Joel Klein, former Assistant Attorney General for antitrust, hired Boies to litigate the government's case against Microsoft--despite the fact that he doesn't use a computer, not even for e-mail--because he believed Boies to be the best litigator in the country. Boies famously reduced Microsoft chairman Bill Gates, in a 20-hour deposition, to a hemming and hawing puddle, quibbling over the meaning of "concern" and "compete." How was Boies able to recall in court the exact wording of messages sent from one Microsoft executive to another? How did he keep every section of Florida's election code, down to the last subsection, straight in his head? No one really knows. Yale Law School professor emeritus Guido Calabresi remembers when Boies transferred from Northwestern University's law school (he was kicked out for having an affair with a professor's wife, who became the second of Boies' three wives): "He arrived speaking in original, thoughtful, fully formed paragraphs. He knew exactly what he was doing. Absolutely brilliant is not an exaggeration."

But quirky. At morning meetings during the Microsoft trial, Boies would arrive with a bag of bagels and eat only the insides of each, leaving the crusts piled on his plate--"as if a four-year-old had just had breakfast," recalls Klein. One of the youngest people ever made partner (at age 31) at Cravath, Swaine & Moore, Boies became famous for successfully defending IBM against a massive antitrust suit. In another high-profile case, in the early 1980s, he defended CBS against General William Westmoreland's libel suit. Boies was so impressive that reporters took to humming the theme from Jaws whenever he rose to cross-examine a witness. Westmoreland, who dropped his claim, told Vanity Fair that he wouldn't have given up if he'd "had one [lawyer] like Boies." A few days before Thanksgiving 14 years ago, Boies was drafted to handle Texaco's appeal of a $10.6 billion judgment for interfering in Pennzoil's acquisition of Getty Oil. He devoured 30,000 pages of trial transcript between visits to the bedside of his mother, who was dying of brain cancer.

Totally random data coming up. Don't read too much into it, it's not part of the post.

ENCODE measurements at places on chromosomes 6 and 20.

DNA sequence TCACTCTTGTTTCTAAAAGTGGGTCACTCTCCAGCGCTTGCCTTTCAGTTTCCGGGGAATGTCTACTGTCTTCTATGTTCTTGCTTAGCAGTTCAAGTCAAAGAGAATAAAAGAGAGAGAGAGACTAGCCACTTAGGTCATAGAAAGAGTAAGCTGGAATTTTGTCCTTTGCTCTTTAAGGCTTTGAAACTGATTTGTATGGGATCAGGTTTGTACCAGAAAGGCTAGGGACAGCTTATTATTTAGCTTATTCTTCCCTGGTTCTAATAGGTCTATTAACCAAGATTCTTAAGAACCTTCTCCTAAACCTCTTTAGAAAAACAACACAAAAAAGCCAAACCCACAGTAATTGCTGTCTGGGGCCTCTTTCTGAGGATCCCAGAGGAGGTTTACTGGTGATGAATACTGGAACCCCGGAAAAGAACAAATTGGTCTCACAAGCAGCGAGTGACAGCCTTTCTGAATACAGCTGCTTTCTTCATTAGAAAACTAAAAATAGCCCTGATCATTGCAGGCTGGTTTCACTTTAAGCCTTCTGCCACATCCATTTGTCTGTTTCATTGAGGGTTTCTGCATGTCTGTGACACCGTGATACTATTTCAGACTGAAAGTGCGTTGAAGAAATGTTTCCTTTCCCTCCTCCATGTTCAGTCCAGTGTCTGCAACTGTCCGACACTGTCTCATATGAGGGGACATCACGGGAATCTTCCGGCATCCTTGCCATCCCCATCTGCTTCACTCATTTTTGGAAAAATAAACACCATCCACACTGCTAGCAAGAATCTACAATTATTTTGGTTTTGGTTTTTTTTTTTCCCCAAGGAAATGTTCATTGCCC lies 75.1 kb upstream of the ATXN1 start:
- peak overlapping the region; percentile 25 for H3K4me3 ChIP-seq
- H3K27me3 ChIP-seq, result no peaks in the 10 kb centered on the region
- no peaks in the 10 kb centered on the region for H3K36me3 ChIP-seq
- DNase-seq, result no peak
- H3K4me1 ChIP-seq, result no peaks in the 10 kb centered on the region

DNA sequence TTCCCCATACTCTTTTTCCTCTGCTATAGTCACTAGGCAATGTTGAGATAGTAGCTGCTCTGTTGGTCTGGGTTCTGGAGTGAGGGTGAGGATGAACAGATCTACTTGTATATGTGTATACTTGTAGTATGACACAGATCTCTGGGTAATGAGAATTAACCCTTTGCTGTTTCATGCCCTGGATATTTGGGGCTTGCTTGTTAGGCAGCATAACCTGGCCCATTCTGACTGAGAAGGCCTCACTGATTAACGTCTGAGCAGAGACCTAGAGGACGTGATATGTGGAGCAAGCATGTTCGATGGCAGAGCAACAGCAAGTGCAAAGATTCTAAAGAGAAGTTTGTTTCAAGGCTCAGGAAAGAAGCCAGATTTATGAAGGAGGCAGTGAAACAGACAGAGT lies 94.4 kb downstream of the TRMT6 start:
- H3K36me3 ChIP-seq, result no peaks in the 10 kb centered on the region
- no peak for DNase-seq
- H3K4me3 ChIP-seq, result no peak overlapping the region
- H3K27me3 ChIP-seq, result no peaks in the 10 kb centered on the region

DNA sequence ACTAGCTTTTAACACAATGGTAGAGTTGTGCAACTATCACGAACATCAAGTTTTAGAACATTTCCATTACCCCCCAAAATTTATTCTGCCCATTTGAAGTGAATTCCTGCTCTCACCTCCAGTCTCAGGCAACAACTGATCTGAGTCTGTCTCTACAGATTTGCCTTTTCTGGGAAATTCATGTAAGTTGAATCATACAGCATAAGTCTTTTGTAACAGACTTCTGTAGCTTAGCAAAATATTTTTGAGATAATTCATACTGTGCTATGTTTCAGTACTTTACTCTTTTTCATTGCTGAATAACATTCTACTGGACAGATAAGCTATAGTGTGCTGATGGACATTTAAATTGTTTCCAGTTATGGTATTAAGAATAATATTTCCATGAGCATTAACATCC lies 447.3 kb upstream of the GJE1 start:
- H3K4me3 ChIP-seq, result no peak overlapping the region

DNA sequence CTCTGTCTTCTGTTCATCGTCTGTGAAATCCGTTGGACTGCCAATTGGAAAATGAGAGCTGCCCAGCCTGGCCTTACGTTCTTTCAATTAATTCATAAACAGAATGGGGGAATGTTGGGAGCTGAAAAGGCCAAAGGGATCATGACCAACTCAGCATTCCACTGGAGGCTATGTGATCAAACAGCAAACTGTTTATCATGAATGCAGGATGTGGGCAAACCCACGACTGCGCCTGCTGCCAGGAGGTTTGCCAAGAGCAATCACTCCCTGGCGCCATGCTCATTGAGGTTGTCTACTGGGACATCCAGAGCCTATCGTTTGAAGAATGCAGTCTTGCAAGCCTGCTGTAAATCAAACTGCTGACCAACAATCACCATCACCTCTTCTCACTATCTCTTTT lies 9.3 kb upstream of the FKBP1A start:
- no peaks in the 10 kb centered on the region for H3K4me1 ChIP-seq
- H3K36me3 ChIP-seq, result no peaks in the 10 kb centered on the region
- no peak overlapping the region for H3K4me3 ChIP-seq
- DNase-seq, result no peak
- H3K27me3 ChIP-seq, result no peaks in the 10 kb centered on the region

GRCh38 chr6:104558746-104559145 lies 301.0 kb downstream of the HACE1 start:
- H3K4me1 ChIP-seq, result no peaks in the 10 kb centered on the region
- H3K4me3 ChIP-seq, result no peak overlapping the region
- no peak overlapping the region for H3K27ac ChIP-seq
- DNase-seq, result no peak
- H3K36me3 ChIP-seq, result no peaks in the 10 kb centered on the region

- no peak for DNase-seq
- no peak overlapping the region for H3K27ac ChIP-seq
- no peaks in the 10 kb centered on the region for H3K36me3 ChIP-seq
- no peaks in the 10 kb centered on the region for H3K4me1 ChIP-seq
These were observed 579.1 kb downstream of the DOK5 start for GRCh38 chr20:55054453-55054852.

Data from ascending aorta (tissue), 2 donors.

He won that case, but in 1997 Boies left Cravath after the firm refused to let him represent the New York Yankees in its antitrust suit against Major League Baseball. Cravath's longtime client Time Warner owns the Atlanta Braves, a defendant in the suit. Boies started his own firm, where three of his children are now among its 60 attorneys. He has burnished his reputation lately by breaking up an international vitamin cartel, being called in by a federal judge to handle a class action against Sotheby's and Christie's auction houses, and representing Napster in its fight against the record companies over copyright infringement.